When women have no major risk factors in pregnancy and give birth with a midwife, their risk of stillbirth, neonatal death or serious injury to the baby are the same whether delivering at home or in a hospital, a new Canadian study finds.
Planned home births were tied to fewer interventions, like resuscitation of the baby or cesarean delivery, the researchers note.
"When studies are well designed and carried out, the data consistently find that when women with midwives in a system of well integrated home and hospital birth care give birth at home, outcomes are similar," said lead author Dr. Eileen K. Hutton of the department of Obstetrics and Gynecology and the Midwifery Education Program at McMaster University in Hamilton, Ontario.
"The findings were not surprising but were very reassuring," Hutton told Reuters Health.
In the province of Ontario, 10 percent of births are attended by a midwife, and most happen in the hospital, according to the authors. In the U.S., about 8 percent of births were attended by a midwife in 2003, with most also happening in a hospital.
The new study is one of the largest that's ever been done to address this question outside of The Netherlands, Hutton said.
The researchers compared about 11,000 planned home births with 11,000 hospital births in Ontario. More than half of the mothers had given birth before.
These were low risk pregnancies, with no risk factors like maternal alcohol or drug dependency, chronic high blood pressure, type 1 diabetes, gestational diabetes, heart condition, hepatitis B, HIV, anemia unresponsive to therapy, antepartum bleeding, eclampsia, small for gestational age babies or other factors. The authors also excluded premature deliveries, multiple pregnancies and babies who presented as breech.
These are risk factors a midwife would explain to an expectant mother during prenatal care, Hutton said.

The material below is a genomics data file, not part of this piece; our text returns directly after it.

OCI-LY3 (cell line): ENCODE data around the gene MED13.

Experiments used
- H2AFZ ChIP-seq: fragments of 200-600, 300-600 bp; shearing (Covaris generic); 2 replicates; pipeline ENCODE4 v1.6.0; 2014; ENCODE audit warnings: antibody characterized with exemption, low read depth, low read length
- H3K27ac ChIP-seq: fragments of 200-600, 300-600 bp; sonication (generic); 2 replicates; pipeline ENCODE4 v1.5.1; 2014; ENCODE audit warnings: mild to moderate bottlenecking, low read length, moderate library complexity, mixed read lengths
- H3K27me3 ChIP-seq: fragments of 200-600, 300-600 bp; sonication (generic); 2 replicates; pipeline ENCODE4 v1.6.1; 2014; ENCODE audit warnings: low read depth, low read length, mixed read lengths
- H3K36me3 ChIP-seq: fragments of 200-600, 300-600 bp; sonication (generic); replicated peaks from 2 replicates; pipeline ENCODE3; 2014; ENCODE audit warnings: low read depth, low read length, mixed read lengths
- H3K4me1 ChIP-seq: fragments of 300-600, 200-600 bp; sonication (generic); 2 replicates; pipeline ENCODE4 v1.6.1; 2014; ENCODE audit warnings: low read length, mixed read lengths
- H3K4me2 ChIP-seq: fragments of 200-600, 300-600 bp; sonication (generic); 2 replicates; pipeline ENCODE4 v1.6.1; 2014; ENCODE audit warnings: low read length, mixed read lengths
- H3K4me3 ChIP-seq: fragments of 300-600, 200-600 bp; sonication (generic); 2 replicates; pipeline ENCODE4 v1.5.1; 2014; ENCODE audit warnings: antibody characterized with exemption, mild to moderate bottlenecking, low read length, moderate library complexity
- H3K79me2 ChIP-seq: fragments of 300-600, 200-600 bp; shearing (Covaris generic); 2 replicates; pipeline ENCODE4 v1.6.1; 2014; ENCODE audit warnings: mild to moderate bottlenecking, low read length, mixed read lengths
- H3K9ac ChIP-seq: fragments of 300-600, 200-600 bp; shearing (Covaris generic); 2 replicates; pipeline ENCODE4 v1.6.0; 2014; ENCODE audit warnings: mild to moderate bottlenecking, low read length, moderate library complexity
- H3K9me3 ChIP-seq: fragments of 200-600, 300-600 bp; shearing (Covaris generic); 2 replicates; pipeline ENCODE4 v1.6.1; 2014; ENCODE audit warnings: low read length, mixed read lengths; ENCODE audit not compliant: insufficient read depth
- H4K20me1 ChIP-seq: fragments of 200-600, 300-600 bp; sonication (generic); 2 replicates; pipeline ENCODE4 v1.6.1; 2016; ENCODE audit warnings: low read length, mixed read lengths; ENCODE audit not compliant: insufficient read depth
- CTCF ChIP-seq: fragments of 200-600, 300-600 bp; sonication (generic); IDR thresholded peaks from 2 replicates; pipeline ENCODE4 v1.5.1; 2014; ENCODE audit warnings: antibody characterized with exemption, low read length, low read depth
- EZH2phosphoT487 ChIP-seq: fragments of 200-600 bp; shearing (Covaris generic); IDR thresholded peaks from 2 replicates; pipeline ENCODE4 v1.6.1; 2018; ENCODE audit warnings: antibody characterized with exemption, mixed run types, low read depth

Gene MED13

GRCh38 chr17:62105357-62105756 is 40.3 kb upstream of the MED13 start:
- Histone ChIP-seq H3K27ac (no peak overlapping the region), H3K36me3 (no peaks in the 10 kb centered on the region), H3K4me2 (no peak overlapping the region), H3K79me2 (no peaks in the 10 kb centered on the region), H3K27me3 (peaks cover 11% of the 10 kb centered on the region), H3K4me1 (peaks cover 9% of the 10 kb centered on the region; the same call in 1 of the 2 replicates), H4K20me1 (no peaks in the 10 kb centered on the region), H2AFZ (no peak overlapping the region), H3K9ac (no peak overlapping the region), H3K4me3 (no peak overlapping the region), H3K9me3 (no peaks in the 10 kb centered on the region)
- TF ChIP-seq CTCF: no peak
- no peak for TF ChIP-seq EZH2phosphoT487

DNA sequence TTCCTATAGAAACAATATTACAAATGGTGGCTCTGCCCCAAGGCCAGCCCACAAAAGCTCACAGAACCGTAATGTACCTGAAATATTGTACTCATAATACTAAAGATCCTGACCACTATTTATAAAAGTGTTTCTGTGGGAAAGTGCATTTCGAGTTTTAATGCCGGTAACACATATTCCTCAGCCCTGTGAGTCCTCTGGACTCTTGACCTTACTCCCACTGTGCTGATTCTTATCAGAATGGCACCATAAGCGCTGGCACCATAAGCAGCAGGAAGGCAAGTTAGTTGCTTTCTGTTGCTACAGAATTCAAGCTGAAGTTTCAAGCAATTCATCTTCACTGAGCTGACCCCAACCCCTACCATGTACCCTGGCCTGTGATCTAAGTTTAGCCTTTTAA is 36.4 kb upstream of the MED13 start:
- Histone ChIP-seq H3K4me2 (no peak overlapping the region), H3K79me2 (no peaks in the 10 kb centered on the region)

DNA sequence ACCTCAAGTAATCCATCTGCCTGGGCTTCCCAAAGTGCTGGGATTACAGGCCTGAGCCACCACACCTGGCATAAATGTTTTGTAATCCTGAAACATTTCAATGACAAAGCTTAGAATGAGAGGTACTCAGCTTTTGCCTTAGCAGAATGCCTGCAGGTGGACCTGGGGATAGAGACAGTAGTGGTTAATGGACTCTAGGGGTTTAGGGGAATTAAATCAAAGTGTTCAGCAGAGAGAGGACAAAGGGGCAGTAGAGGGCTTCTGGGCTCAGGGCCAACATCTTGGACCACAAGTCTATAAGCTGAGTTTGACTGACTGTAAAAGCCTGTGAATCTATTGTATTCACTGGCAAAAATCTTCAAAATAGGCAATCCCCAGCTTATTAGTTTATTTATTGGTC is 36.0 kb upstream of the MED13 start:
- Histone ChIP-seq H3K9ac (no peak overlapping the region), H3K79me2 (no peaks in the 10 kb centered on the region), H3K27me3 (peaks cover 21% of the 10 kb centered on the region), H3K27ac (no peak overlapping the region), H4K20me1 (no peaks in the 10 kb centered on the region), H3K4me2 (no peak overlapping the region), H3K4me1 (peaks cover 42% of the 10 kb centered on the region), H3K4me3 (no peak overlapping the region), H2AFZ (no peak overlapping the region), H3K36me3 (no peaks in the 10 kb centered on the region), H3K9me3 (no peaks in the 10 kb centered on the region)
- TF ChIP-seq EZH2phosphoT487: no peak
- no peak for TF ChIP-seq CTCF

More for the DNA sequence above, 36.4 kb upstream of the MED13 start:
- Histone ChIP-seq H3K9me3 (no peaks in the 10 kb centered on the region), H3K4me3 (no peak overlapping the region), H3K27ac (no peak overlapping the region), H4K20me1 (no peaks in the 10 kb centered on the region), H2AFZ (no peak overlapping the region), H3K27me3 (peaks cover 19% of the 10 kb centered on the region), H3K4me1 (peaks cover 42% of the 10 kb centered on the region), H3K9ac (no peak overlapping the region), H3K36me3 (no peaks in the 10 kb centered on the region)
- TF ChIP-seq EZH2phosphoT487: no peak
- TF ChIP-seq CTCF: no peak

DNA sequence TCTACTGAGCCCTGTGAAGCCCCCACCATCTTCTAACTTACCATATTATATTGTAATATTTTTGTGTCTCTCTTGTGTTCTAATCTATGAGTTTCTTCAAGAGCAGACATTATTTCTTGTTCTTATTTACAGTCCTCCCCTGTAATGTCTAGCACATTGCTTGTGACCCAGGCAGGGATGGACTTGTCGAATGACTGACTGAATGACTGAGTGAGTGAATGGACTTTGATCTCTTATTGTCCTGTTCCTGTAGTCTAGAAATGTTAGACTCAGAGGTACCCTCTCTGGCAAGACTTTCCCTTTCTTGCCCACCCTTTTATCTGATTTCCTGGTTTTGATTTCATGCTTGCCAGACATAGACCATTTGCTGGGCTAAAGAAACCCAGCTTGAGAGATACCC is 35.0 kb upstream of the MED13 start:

Two-thirds of those who planned to give birth at home did so, and 97 percent of those who planned to be in a hospital were in a hospital, according to the report in the Canadian Medical Association journal CMAJ.
Eight percent of the home-birth group needed emergency services compared to less than 2 percent in the planned hospital group, but those in the hospital group had more interventions like labor augmentation, assisted vaginal delivery or C-section.
Stillbirth or newborn death happened in 1.5 of every 1,000 home births compared to 0.94 of every 1,000 hospital births.
"Most pregnancies start out as seemingly 'low-risk,' but complications may occur or surface along the line as the months pass by," said Ole Olsen, a senior researcher at the University of Copenhagen in Denmark, who was not part of the new study.
"The 'challenge' for a pregnant woman is to stay healthy all the way to term (i.e. 37 weeks), without running into any complications," Olsen told Reuters Health by email. "My guess is that at least 50 percent will be that lucky."
A woman planning a home birth will need several health check-ups with her midwife to make sure that the pregnancy and her mental preparation is developing well, he said.
"In case of any doubt about the status of the pregnancy as low-risk, the midwife will consult with an obstetrician to clarify any precautions related to the specific health concern," he said.
Most studies have found that home birth is less expensive than hospital birth, even in countries like Canada with universal healthcare, Olsen said.
In England and the Netherlands, qualified midwives are recognized as one of the birth options, and transport and transition from home to hospital are laid out smoothly, Hutton said.
"How that applies to the U.S. depends on jurisdiction, there are some areas where home birth is better integrated than others," she said.
One of the advantages of home birth is it eliminates the hospital to home transition postpartum - when you have your baby you're already where you want to be, she said.